Petra Kvitova, a No. 11 seed and a favorite to win Wimbledon, lost Wednesday to unseeded Madison Brengle, who had never won a singles match in the tournament before. Kvitova undid herself with individual mistakes, totaling 50 unforced errors to Brengle’s 16.
After coming back to win the second set, Kvitova was forced to sit down by her trainer. She was exhausted. The heat had been too much for her. Her blood pressure and heart were checked, and afterwards she was allowed to continue, but even though she passed the quick physical, her body had nothing left to give.
“Then from the beginning I felt OK, in the warm-up or beginning of the match I felt not really anything badly,” Kvitova said after the match. “But then when the match get longer and longer, I felt a little bit sick and tired. So I couldn't really move. I was so slow. I felt like, I don't know, like an animal. But a very slow animal. I fought, and I'm not sure what's happening, actually. I could not just breathe, and I was feeling a bit sick, as well.”
Exhaustion and injuries happen in sports, forcing athletes to retire from competitions early. That’s part of the game, and Kvitova’s body was, by her own admission, not in the best shape. She played in just two tournaments beforehand: the French Open at the beginning of June, and the Aegon Classic in Birmingham at the end of the same month. She lost in the second round of the French Open to Bethanie Mattek-Sands but won the Aegon Classic.
But the results, like the one at Wimbledon, were secondary. She had played and been upset, that’s true — but she had played. Her body let her down, but it did so during a tennis match. For Kvitova, that was all that mattered.
Late last December, Kvitova, who had been eating breakfast, answered the door of her apartment in the town of Prostejov. A man who claimed to be an electricity maintenance worker said that he was there to read her utility meter. Soon after she let him in, he attacked her. For the want of 5,000 koruna, he put a knife to her throat. She fought him off, but in the process he slashed her left hand. Her playing hand. All five fingers were badly damaged. After the attack, her surgeon told her that there was a high chance that she would not play tennis again.
Kvitova was transported to a hospital 40 minutes from her home. After almost four hours in surgery, doctors were able to repair the tendons and two nerves in her hand. She wore a protective splint for eight weeks and didn’t hold a tennis racket until March. Three months later, she was playing in a tournament.
After she lost in the French Open, she admitted that she still could not feel two of her fingers. It was a miracle for her to return to professional tennis, but the damage of the attack was severe enough to leave permanent change, despite the doctors’ work.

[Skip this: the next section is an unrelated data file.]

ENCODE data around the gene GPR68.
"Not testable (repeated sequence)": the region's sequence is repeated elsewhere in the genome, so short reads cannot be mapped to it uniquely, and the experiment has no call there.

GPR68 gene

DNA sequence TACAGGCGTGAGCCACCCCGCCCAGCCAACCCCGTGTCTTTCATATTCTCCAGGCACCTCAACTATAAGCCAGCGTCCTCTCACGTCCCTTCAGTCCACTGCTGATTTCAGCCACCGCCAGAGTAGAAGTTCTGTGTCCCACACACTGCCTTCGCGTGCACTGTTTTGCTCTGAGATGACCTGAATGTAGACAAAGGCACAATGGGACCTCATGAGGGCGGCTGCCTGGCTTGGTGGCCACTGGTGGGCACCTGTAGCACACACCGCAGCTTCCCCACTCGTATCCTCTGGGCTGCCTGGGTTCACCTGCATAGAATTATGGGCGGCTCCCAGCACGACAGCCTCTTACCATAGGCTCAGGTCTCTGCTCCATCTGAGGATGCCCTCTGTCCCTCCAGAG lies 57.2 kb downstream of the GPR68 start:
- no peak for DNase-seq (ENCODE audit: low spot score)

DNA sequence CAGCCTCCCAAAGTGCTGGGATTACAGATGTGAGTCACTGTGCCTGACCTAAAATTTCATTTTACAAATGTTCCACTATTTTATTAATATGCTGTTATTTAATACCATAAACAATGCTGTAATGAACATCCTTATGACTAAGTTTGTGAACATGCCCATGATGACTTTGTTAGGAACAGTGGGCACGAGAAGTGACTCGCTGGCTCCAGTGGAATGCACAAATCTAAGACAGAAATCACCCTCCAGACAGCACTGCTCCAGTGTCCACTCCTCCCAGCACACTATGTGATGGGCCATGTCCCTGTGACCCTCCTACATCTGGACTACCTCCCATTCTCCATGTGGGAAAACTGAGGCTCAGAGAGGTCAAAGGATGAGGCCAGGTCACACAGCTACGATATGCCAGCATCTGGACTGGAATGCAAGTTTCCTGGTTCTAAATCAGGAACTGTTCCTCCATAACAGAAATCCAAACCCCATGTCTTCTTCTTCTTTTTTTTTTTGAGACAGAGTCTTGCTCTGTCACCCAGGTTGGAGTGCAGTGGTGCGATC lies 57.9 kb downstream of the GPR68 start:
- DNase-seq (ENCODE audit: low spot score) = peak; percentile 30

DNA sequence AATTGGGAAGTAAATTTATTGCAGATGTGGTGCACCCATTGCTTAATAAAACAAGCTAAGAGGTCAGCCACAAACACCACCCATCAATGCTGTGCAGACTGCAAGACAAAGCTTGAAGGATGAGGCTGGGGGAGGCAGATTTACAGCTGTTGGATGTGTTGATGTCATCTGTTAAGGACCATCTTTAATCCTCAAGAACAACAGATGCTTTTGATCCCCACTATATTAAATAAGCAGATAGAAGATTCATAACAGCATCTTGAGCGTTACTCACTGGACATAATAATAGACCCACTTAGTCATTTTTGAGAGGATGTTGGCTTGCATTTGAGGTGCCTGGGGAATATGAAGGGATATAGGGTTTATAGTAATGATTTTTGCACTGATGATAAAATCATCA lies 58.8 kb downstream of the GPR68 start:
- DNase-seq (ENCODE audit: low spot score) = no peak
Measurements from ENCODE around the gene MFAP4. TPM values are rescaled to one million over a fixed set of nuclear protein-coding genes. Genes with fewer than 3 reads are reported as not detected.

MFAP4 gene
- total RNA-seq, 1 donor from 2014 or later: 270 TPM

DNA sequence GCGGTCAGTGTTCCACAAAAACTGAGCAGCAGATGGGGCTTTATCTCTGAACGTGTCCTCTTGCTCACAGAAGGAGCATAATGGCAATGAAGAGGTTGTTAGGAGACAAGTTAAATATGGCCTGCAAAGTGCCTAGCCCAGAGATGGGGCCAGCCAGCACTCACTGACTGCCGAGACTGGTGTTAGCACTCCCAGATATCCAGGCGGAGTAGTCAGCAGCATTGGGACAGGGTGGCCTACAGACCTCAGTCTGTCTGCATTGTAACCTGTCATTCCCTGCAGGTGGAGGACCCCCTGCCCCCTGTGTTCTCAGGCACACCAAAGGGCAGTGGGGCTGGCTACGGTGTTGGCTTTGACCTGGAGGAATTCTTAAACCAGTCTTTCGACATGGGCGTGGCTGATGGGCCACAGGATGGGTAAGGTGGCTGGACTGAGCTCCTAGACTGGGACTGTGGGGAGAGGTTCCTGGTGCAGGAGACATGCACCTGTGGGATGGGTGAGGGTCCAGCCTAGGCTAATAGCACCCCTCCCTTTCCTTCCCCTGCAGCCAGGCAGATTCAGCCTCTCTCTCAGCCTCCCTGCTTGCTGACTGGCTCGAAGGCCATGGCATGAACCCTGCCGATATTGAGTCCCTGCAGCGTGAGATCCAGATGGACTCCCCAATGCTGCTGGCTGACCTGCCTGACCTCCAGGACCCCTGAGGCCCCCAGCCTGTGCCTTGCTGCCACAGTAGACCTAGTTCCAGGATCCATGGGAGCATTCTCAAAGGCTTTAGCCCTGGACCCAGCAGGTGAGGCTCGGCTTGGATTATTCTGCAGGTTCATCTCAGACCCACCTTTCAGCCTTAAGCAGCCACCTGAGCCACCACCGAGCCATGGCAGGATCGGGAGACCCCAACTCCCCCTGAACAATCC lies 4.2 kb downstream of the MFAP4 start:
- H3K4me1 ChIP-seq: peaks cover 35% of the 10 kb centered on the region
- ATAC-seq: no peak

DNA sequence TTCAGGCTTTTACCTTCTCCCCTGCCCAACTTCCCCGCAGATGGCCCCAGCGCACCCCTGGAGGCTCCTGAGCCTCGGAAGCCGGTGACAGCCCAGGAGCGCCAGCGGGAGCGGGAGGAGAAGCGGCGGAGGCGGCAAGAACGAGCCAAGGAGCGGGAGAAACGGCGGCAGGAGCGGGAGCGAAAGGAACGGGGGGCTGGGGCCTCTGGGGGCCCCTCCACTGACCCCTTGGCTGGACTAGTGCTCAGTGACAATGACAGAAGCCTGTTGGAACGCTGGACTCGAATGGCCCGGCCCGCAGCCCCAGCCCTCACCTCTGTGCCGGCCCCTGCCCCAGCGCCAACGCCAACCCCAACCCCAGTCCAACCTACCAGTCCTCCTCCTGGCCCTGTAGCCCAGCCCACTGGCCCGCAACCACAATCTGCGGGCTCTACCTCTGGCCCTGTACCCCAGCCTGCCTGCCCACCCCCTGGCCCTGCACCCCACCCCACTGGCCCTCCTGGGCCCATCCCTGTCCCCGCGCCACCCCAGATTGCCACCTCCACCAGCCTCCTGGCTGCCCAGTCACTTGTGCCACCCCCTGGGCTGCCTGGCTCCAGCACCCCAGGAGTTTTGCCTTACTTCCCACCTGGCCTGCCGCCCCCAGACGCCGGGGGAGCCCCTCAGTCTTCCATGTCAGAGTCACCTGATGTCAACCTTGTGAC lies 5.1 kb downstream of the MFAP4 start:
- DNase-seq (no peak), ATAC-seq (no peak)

“The doctor said my hand will never be the same because of the scars and we don’t know how everything will work out,” Kvitova said, “but I am happy that I am playing tennis.”
When she was interviewed after advancing past the first round of Wimbledon, Kvitova joked that she had to learn to fist pump with her right hand, since she couldn’t make a fist with her left hand anymore. But she was in good spirits. After being told that she was a favorite to win the tournament, she dismissed the notion and asserted that, in her mind, she had already won. She was playing tennis at Wimbledon again. Each moment in that tournament was a victory.
The attack gave her two near-death experiences. One of the body and the other of the spirit. In defending her life, she almost lost her passion. At the age of 26, ranked 11th in the world, Kvitova faced the real possibility that her career was over. During her rehab, she even enrolled in a communications and social media course in University to prepare for a life after tennis.
“It was difficult because it was something that I hadn’t decided. If I sit down with myself and say ‘OK, that’s enough’, then that’s a different story,” Kvitova said. “But suddenly I couldn’t play — and it wasn’t my decision.”
Heat exhaustion wasn’t her decision either, but it was a sweet failure. Sports injuries may come at the expense of dreams, but at the same time they affirm those dreams. The body breaks down because the athlete has pushed it too far — in most cases, because the athlete wants to win, to be better, to fulfill his or her potential. The body falters and says, “OK, that’s enough, but soon we will go again.”
Sometimes the injuries become too much and the athlete has to retire as a consequence, but even that can be dealt with. There’s an understanding between both parties, the body and the person, that they have gone as far as they possibly can. That too has a sweetness.
What is evil is for a third party, a criminal, to come in and corrupt the agreement between body and athlete, and take away the future. Someone took away Kvitova’s left hand and her smile because of 5,000 koruna, plunging her into despair without consent, and destroying a pure source of joy, her love for tennis, for a comparatively measly amount of money. There’s no consolation to be found in such a horrible thing.
Yet Kvitova managed to recover and return to the tennis courts. She can’t close her hand completely or fist pump. She can’t feel some of her fingers. She lost early in the French Open. She failed to make a real impact at Wimbledon. In the second round of the tournament, her dry and tired body said, “OK, that’s enough.” That’s all true.
But what a wonderful thing to even have that communication with her body again. What a tremendous privilege to have the chance to fail at the biggest stage, to know that she has a future in the sport again. Kvitova has new challenges ahead of her, but the opportunity to face them is a win more precious than any trophy.